Paris shopping carts

Rhythmic Parisian shopping carts. (author’s photo)

Whenever I go somewhere I come away wondering what I’ve missed. In Paris not what streets I didn’t follow, but rather on the trodden streets what I missed while looking at it. Did I drink in the cathedral’s master architecture and miss the robin on Mary’s marble toe? Its gimbaling head ticking quickly in all directions, for food, for foe. Or have I watched tree shadows gyre on a wall and missed the parade?

I’ve spent a month in Paris, thinking I could post here diligently daily. I must apologize — I gave Paris my all.  Walking miles, gawking (which is hard for me unless I’m still). Soaking in Parisians being Parisian the way Jane Goodall would observe wild chimpanzees — if she was a chimpanzee.

What I was watching for of course is what made Parisians unlike me. Not that they don’t breathe in air as we New Englanders do but that their Paris air is drenched with sex pheromones. You don’t see them but Mama if you don’t feel them my condolences to you. Matrons wear their breasts high and proud; it’s clear which men dress to the left and which to the right. A couple wedged at the next table in a restaurant, tall, well groomed. It’s possible that she never took her eyes off his all night. Next to her, arguing issues with my partner, I feel a buffoon. She’s so smooth, so elegant. They shared an ice cream dessert but she didn’t spoon in until he nudged the dish toward her.

Was their dinner foreplay?

You’re right, how the hell would I know?  It’s just I’ve never seen an American woman gaze so pointedly into a man’s eyes for a three-course dinner — but it felt like a mode both Parisians were well-accustomed to. Bien sur.

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The shopping carts shown at top sat lined up at our local grocery store. To me they’re part of the Paris je ne sais quoi, the something that try as I might cannot quite be put in words. Their keen and twitchy nose for style.

 

 

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Paris realities

Now You See It, Now You Just Thought You Had.  Poster and church, by Sloan Nota.

Paris is simultaneously so many adjectives why pretend yours is more valid than Jean Paul the taxi-driver’s, or Walid the TV historian’s or Julia Child the famous chef’s? So here are some photos to convince you I’m not in Kansas anymore.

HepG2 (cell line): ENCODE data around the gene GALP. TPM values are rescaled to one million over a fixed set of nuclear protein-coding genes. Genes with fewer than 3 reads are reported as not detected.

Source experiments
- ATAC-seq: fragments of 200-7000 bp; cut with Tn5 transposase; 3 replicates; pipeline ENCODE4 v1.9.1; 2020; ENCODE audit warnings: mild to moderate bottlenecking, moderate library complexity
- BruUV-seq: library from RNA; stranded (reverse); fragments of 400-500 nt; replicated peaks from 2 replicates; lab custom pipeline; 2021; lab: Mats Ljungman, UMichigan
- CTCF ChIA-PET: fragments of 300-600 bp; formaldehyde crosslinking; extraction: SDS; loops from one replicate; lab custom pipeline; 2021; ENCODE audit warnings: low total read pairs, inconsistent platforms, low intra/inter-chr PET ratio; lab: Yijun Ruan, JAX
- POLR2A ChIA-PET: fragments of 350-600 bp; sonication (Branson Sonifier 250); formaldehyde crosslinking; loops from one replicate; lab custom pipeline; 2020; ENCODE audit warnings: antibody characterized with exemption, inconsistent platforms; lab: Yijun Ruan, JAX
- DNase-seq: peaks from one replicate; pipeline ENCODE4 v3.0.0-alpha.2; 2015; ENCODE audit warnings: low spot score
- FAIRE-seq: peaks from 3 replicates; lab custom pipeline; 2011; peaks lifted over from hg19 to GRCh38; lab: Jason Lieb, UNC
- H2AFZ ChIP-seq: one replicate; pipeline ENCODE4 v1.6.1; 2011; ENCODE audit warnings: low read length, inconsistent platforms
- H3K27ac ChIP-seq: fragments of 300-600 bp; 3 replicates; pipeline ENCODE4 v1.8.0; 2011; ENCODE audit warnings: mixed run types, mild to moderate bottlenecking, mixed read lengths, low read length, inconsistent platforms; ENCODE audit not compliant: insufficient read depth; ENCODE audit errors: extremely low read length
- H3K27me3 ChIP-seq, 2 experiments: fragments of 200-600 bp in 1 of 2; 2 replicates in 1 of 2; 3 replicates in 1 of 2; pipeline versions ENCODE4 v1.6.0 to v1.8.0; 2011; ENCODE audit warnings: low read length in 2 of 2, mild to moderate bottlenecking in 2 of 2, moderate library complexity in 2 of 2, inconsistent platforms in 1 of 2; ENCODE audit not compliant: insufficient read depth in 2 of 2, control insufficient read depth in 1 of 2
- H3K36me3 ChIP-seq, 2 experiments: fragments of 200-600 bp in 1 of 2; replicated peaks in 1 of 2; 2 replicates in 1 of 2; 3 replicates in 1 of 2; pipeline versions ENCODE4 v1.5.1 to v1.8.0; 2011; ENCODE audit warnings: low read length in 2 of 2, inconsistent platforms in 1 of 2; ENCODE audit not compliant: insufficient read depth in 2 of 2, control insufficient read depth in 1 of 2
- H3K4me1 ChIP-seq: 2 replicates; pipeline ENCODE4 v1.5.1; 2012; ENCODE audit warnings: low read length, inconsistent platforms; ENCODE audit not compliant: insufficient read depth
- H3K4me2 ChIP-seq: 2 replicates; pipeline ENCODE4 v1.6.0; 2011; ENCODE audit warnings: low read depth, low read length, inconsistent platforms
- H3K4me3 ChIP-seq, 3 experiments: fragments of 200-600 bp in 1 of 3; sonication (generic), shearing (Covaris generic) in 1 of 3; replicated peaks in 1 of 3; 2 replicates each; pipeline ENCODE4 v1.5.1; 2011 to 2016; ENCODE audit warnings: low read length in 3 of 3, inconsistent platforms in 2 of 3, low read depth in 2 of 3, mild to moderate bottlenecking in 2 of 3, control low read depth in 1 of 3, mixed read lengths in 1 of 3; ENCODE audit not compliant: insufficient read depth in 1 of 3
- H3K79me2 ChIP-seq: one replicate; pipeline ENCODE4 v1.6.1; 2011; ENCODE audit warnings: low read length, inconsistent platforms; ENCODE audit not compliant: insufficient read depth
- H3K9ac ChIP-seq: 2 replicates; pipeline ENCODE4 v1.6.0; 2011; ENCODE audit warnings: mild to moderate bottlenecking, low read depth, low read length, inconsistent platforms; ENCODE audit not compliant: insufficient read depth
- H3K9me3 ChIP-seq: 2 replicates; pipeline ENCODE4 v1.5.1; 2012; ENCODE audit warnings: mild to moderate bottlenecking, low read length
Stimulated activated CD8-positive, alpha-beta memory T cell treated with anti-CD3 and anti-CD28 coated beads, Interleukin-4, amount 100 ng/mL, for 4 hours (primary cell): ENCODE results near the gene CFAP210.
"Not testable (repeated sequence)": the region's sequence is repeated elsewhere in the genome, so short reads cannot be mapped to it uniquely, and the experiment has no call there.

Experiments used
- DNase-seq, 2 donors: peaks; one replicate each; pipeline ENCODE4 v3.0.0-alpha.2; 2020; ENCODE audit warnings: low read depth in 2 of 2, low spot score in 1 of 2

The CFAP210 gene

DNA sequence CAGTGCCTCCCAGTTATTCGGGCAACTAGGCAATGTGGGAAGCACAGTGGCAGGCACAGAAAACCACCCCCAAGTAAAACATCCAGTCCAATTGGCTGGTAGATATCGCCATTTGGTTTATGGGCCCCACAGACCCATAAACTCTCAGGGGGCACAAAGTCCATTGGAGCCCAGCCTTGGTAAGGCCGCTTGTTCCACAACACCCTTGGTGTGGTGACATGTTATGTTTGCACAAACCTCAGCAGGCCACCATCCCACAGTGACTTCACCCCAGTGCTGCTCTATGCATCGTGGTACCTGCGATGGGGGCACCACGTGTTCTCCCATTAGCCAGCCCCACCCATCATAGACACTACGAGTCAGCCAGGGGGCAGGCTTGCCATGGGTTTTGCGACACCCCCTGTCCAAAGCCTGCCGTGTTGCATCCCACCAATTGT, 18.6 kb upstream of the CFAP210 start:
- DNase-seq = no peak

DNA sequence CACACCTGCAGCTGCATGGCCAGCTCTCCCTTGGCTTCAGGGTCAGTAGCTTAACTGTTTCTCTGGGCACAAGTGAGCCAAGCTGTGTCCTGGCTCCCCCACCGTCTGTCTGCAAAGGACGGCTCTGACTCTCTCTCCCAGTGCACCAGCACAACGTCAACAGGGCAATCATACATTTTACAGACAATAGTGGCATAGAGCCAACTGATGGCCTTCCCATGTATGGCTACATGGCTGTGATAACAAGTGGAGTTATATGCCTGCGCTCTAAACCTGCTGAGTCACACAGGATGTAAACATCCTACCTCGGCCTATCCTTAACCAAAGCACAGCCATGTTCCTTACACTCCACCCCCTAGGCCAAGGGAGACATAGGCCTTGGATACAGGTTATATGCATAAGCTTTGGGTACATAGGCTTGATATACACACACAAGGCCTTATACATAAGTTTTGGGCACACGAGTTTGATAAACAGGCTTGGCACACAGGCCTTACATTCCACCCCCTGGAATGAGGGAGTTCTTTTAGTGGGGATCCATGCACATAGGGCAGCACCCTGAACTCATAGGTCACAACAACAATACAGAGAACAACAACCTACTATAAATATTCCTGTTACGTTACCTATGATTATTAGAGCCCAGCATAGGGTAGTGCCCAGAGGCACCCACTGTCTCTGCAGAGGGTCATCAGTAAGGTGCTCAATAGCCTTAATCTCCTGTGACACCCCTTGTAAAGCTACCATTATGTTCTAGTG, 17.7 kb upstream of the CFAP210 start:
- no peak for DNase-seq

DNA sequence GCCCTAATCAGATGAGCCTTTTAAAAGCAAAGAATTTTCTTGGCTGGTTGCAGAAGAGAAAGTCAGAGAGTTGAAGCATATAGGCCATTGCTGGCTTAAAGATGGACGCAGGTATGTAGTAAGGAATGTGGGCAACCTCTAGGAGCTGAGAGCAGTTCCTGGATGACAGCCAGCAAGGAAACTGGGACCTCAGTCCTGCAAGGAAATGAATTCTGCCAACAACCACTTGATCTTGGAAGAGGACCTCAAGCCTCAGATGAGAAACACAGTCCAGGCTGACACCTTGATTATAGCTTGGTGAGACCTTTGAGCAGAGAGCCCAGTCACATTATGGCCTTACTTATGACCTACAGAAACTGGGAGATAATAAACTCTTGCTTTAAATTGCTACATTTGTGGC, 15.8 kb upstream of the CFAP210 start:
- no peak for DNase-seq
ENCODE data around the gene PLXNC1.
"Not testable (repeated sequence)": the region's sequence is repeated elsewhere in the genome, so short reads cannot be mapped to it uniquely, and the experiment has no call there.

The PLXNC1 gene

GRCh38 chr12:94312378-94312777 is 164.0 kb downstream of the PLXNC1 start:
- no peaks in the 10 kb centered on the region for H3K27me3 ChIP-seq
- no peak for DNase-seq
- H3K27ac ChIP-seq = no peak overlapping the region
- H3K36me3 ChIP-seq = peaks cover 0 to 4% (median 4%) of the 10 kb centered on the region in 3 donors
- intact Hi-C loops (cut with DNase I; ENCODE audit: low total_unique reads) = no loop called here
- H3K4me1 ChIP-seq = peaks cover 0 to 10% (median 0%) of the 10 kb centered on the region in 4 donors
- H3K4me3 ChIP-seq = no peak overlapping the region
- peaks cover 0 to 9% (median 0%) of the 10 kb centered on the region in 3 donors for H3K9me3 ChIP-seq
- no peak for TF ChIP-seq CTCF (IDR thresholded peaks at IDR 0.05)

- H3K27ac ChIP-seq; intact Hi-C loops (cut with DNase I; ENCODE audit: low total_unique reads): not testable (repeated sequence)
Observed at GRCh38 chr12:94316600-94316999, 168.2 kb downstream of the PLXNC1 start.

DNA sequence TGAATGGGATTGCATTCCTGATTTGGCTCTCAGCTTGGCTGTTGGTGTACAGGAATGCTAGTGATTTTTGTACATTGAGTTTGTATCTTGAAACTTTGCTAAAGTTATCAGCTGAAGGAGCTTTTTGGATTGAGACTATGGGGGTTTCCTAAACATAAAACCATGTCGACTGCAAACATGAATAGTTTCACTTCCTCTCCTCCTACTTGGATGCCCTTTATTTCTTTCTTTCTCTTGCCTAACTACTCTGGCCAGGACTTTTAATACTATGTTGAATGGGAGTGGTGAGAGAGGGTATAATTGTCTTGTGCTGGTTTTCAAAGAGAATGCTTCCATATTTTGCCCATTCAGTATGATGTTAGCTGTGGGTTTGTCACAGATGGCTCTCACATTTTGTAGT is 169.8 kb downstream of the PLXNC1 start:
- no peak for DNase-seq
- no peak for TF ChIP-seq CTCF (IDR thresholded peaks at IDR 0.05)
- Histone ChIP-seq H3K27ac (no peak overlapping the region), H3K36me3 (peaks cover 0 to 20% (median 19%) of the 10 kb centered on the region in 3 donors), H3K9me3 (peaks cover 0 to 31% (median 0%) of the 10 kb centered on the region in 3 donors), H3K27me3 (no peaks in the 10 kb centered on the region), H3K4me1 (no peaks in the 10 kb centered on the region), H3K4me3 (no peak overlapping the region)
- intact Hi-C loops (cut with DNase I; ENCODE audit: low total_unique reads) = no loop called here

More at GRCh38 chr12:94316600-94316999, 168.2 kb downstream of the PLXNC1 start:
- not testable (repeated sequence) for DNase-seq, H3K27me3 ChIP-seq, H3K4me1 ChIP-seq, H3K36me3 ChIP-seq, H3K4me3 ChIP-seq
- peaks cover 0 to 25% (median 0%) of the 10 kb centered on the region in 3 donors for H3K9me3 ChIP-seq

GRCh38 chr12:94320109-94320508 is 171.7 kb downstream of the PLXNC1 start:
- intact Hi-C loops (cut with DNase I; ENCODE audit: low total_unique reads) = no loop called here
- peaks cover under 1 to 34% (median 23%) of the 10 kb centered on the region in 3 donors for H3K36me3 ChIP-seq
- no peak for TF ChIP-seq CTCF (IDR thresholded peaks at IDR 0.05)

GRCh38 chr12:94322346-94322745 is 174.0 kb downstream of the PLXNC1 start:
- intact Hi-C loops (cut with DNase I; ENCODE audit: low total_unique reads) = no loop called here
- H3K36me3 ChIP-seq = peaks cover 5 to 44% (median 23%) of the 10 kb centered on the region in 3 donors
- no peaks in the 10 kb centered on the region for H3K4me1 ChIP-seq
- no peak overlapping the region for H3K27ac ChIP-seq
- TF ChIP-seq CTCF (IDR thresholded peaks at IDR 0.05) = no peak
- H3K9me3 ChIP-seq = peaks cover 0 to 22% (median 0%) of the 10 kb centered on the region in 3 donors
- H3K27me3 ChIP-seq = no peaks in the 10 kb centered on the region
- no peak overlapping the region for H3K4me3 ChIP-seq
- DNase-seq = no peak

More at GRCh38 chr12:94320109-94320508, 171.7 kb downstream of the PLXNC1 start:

My apartment is in the 3rd arrondissement (or Paris district) of 20 arrondissements.

The 20 arrondissements of Paris

Cartwheel array of Paris arrondissements or districts.

The 3rd is partway through a gentrification.  It’s the hot and hip area which doesn’t vary enough from continent to continent to rouse much interest. However it’s deliciously placed and myriad destinations are walkable from here.

Graffiti in Paris's 3rd Arrondissement.

Paris 3rd Arrondissement graffiti, September 2016. Underneath is painted — in English — ‘Arts Area’. Photo by Sloan Nota.

 

gentrification in the 3rd

gentrification, by Sloan Nota

In New York you’re aware of the firm grid of streets and avenues above the southern morass of cow paths. Here major streets continually meet in mad stars of traffic, red and green lights (small by US standards) control traffic in wheeling directions — pedestrian, two- three- and four-wheeled vehicular. You haven’t lived till you find yourself staring into the intense face of a suit and tie bearing down on you on a speeding motor scooter.

I remember a long-ago dinner with an inane male type who boasted of having had his Mustang shipped to Europe. Oh so many streets he couldn’t have fit down let alone parked. Yesterday on one such street there was this sign on the left,

Plaque: Picasso and Balzac worked here.

Plaque where Picasso painted Guernica and Balzac wrote.

Two or three steps across the street from this another building with a sign in stone,

Louis XIII became king here.

Paris sign where Louis XIII became king an hour after the death of his father Henry IV.

History. The lives that have left their traces in Paris. Sure, maybe someone fudged a few yards on where Louis XIII became king but in the US the best we’ve got is the old saw ‘Washington slept here.’  Something sacred about this much significance ladled over the same patch of earth for continuous years.

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Yesterday we found ourselves witlessly traveling along the back of the gendarmerie — countless navy-blue busses backed toward the building (the better to roar into action), Impeccable grillwork encapsulating each back-up light. Buses, police buses — for what other reason than massive mayhem? Yet France has its reasons. We are not frequenting large gatherings of people.

Yet on this same walk we passed massive doors into the building. Some wag had snapped a bicycle lock onto this ferocious lion-and-snake door-pull

Paris gendarmerie door-pull.

Lion-and-snake door-pull at Paris gendarmerie with added combination lock earring.  photo Sloan Nota.

C’est la vie.

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